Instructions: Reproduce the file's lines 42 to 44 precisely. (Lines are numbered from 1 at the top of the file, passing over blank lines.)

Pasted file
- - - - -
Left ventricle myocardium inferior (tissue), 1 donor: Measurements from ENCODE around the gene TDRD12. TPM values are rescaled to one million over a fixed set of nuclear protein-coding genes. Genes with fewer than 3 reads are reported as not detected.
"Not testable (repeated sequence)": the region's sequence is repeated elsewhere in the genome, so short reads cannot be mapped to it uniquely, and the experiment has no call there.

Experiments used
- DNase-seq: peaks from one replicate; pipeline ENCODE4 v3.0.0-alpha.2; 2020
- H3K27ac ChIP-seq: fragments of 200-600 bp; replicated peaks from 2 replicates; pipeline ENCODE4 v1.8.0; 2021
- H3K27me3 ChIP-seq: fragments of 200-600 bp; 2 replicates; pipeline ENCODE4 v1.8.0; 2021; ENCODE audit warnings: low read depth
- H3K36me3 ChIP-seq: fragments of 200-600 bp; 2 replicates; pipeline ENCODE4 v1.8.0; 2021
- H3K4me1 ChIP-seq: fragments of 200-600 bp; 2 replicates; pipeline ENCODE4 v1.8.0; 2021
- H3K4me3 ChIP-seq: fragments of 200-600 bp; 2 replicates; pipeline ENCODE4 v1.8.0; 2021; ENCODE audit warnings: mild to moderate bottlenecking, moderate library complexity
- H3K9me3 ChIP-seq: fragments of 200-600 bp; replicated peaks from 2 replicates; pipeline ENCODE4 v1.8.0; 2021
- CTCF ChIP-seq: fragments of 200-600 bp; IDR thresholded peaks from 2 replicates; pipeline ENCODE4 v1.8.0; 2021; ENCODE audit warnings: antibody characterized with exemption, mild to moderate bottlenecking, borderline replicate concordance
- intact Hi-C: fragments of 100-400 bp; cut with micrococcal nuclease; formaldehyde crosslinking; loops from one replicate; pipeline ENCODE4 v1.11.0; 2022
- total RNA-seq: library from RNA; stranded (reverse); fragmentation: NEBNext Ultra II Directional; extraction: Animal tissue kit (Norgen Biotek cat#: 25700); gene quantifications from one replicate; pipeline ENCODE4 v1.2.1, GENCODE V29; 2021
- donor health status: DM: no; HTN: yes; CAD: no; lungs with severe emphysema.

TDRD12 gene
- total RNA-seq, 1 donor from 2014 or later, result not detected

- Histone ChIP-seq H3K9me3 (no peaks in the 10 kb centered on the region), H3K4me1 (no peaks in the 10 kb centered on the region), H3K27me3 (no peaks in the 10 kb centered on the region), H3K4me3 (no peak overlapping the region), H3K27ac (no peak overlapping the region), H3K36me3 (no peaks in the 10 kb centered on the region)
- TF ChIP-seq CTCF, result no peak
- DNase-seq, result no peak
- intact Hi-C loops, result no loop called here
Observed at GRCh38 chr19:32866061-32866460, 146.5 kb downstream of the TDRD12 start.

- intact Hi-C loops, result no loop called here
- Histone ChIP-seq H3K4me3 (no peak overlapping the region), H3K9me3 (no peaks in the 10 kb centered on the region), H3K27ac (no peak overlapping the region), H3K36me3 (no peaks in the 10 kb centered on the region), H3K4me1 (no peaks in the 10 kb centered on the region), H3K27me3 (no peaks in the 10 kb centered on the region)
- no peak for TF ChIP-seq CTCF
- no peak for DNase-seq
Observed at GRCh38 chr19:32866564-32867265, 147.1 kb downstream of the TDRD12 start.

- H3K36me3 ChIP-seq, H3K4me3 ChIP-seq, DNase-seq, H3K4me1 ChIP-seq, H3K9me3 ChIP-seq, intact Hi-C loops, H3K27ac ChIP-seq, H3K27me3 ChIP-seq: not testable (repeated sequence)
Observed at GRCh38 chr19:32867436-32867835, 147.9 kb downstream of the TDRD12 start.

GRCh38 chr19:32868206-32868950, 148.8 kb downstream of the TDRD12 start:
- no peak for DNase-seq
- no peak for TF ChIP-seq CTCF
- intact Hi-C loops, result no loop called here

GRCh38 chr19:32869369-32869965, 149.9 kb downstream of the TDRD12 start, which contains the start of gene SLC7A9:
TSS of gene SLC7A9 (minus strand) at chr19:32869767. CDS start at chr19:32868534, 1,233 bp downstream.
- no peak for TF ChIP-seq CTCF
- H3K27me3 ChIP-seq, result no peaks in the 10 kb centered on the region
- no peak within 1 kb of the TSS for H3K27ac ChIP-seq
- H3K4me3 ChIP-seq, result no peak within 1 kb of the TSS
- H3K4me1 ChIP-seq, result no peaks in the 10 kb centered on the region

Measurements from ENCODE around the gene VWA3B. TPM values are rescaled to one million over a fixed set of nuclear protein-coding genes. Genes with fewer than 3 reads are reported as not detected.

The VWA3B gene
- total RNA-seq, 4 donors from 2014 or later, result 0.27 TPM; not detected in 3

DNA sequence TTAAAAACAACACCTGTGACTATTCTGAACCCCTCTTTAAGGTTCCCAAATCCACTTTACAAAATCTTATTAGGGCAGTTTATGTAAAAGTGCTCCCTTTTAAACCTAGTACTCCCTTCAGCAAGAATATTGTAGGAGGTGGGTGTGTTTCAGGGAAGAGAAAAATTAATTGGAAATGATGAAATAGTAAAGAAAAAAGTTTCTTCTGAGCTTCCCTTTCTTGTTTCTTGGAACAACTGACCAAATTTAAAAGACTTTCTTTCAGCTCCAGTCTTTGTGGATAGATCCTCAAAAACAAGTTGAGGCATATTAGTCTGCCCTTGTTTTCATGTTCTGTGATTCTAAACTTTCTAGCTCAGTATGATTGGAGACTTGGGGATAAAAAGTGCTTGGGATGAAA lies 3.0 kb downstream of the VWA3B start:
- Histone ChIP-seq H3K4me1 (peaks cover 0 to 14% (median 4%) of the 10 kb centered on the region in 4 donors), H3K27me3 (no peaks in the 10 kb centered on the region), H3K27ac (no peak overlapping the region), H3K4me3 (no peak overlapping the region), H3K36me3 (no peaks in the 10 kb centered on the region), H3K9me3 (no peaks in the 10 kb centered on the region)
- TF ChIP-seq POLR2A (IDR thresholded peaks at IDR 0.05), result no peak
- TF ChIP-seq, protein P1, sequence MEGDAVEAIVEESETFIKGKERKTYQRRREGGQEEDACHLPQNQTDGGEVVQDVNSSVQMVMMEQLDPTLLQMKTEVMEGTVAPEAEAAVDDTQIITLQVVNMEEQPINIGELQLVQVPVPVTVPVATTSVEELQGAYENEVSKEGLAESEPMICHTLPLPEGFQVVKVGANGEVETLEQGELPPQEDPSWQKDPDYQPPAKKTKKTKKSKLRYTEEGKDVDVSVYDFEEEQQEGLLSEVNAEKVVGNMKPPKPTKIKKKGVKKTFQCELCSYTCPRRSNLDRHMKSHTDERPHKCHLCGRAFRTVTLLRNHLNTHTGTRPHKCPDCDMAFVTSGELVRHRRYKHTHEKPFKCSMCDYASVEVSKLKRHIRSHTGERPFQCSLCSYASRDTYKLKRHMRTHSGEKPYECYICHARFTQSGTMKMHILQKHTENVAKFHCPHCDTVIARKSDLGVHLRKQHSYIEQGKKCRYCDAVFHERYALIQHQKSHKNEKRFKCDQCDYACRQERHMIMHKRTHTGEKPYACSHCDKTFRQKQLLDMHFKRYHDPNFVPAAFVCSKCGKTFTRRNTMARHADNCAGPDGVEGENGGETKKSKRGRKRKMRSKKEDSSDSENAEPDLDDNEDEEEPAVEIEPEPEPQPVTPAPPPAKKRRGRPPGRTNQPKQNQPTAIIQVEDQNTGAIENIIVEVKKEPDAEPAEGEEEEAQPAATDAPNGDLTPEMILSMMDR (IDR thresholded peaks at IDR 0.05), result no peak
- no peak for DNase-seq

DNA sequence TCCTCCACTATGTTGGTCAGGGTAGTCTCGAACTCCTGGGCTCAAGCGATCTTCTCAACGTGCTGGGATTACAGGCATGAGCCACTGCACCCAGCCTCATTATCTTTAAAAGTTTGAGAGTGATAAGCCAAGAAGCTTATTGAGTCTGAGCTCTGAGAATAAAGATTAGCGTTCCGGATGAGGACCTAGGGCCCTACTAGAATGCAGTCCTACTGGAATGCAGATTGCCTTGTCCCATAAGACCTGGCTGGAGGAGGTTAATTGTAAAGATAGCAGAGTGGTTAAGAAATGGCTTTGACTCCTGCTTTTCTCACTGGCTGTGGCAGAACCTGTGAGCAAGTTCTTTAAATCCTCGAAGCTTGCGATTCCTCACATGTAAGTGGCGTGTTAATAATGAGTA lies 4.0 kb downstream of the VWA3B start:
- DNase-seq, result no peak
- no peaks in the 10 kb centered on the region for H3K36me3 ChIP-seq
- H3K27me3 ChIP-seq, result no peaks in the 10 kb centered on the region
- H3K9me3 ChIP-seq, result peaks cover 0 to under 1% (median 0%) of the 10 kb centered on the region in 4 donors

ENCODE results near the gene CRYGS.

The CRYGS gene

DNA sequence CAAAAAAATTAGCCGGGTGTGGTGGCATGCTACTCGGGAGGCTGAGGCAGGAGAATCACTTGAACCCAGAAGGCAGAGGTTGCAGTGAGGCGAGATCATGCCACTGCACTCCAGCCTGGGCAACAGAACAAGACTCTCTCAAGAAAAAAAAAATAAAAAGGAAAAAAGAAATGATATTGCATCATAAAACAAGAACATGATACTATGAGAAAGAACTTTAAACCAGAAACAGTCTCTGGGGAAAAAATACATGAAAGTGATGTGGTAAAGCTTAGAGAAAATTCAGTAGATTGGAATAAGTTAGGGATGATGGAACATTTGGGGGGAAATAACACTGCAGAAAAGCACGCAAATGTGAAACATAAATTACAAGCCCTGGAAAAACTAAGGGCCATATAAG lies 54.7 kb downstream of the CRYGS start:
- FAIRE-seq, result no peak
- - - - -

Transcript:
- total RNA-seq, 4 donors from 2014 or later, result 0.27 TPM; not detected in 3

DNA sequence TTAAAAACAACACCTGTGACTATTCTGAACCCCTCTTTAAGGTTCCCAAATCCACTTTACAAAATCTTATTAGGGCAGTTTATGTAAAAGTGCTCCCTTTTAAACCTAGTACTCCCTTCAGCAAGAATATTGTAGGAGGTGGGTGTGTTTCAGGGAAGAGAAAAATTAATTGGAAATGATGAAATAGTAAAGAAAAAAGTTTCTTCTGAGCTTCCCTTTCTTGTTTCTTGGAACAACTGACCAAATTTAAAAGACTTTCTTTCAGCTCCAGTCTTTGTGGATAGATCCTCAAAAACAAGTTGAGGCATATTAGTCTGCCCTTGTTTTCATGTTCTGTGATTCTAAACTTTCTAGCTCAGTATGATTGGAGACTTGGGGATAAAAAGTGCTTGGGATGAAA lies 3.0 kb downstream of the VWA3B start:
- Histone ChIP-seq H3K4me1 (peaks cover 0 to 14% (median 4%) of the 10 kb centered on the region in 4 donors), H3K27me3 (no peaks in the 10 kb centered on the region), H3K27ac (no peak overlapping the region), H3K4me3 (no peak overlapping the region), H3K36me3 (no peaks in the 10 kb centered on the region), H3K9me3 (no peaks in the 10 kb centered on the region)